4. How would the company’s own vision and values meet all those trends?

The organization aimed to continue growing in a steady, sustainable manner, assuming social responsibility of protecting the local ecosystem and ensuring fair working conditions, while achieving excellence in meeting customers’ expectations.
Katty Fashion had already adhered to the Ethical Fashion Forum – the industry body for sustainable fashion.

The best solution

The management team concluded that only exports would generate revenues and profit for the business in the next years. The team gradually approached prosperous niche markets, while developing competitive and integrative production through optimal use of all resources, increasing own creativity and improving services.

The transition to the new production model should be implemented gradually, in concordance with strengthening its team, improving production capacity and developing value added services.

Katty Fashion today

Currently, Katty Fashion comprises a team comprising 51 members, highly skilled in all types of activities: technical support for product development, sampling and order manufacturing, quality control, sourcing, costing, marketing and management. Since 2014, all capacity has been dedicated to short run production, mainly on a CMT basis, for mid-high and premium fashion labels, whose orders provide more than 95% of its annual turnover in the last three years.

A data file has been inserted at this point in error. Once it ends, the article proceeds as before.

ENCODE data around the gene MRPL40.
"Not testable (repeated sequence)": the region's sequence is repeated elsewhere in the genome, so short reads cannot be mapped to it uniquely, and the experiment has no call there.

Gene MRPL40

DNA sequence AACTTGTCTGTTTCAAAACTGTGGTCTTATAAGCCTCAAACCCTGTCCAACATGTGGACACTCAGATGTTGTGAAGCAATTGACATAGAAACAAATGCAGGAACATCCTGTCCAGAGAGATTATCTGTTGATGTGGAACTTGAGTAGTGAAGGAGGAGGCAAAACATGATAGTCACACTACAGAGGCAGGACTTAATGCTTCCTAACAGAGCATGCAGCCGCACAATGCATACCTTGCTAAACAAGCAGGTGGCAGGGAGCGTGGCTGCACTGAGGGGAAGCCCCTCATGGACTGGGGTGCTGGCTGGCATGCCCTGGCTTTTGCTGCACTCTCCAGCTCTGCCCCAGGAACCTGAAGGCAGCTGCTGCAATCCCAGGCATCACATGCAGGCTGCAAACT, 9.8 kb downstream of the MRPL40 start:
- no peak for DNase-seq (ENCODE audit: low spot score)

Here’s a look at some of the key areas that enable Katty Fashion to operate successfully.

The technical and product development team consists of: Technical Designers – textile engineers specialized in clothing and fashion design, operating a Gemini CAD System for the Clothing Industry, who realize technical documentation for sampling and production and support customers in developing new products, interpret the shape and the proportions in the designer’s croquis and realize the technical documentation for translating them in final real products and/or adapt previous patterns and grading, collaborating with the Marketing and Costing Manager – a person with a creative understanding of the products, who elaborates the open-costing sheet for each style, being also involved in analyzing the market trends and communication with customers and suppliers, and the Technical and Quality Manager – a basic textile engineer, involved in products development and sampling, taking care of all quality aspects of samples manufacturing, who well knows all customers’ requirements and makes sure they are met properly, before the delivery of the samples.